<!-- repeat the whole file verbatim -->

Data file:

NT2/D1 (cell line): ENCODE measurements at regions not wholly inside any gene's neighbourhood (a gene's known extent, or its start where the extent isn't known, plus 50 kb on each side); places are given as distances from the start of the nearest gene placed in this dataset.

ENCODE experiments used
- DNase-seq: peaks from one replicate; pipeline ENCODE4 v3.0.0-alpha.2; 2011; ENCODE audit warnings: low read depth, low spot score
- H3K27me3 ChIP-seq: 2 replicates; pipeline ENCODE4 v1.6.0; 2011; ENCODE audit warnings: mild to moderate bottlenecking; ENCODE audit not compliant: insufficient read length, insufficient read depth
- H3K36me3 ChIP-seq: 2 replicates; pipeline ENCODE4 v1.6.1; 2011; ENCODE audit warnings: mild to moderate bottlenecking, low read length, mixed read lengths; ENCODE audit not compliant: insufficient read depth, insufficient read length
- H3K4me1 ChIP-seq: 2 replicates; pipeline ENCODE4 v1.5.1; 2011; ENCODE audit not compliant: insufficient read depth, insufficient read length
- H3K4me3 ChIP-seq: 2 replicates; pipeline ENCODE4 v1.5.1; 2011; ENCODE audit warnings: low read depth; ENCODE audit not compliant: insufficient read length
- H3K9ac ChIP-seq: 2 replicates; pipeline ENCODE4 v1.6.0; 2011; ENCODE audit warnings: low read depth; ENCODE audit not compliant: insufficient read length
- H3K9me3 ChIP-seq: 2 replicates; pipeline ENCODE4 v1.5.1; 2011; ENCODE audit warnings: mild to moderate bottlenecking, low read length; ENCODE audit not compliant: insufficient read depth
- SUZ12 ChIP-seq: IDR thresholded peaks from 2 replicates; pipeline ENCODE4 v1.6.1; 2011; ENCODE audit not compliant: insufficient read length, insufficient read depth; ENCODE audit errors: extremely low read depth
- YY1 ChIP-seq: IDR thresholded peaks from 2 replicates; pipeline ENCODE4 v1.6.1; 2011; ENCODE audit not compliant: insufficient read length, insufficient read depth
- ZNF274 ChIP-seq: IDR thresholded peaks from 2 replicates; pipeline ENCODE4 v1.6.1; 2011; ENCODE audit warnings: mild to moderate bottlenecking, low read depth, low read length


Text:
NT2/D1 (cell line): ENCODE measurements at regions not wholly inside any gene's neighbourhood (a gene's known extent, or its start where the extent isn't known, plus 50 kb on each side); places are given as distances from the start of the nearest gene placed in this dataset.

ENCODE experiments used
- DNase-seq: peaks from one replicate; pipeline ENCODE4 v3.0.0-alpha.2; 2011; ENCODE audit warnings: low read depth, low spot score
- H3K27me3 ChIP-seq: 2 replicates; pipeline ENCODE4 v1.6.0; 2011; ENCODE audit warnings: mild to moderate bottlenecking; ENCODE audit not compliant: insufficient read length, insufficient read depth
- H3K36me3 ChIP-seq: 2 replicates; pipeline ENCODE4 v1.6.1; 2011; ENCODE audit warnings: mild to moderate bottlenecking, low read length, mixed read lengths; ENCODE audit not compliant: insufficient read depth, insufficient read length
- H3K4me1 ChIP-seq: 2 replicates; pipeline ENCODE4 v1.5.1; 2011; ENCODE audit not compliant: insufficient read depth, insufficient read length
- H3K4me3 ChIP-seq: 2 replicates; pipeline ENCODE4 v1.5.1; 2011; ENCODE audit warnings: low read depth; ENCODE audit not compliant: insufficient read length
- H3K9ac ChIP-seq: 2 replicates; pipeline ENCODE4 v1.6.0; 2011; ENCODE audit warnings: low read depth; ENCODE audit not compliant: insufficient read length
- H3K9me3 ChIP-seq: 2 replicates; pipeline ENCODE4 v1.5.1; 2011; ENCODE audit warnings: mild to moderate bottlenecking, low read length; ENCODE audit not compliant: insufficient read depth
- SUZ12 ChIP-seq: IDR thresholded peaks from 2 replicates; pipeline ENCODE4 v1.6.1; 2011; ENCODE audit not compliant: insufficient read length, insufficient read depth; ENCODE audit errors: extremely low read depth
- YY1 ChIP-seq: IDR thresholded peaks from 2 replicates; pipeline ENCODE4 v1.6.1; 2011; ENCODE audit not compliant: insufficient read length, insufficient read depth
- ZNF274 ChIP-seq: IDR thresholded peaks from 2 replicates; pipeline ENCODE4 v1.6.1; 2011; ENCODE audit warnings: mild to moderate bottlenecking, low read depth, low read length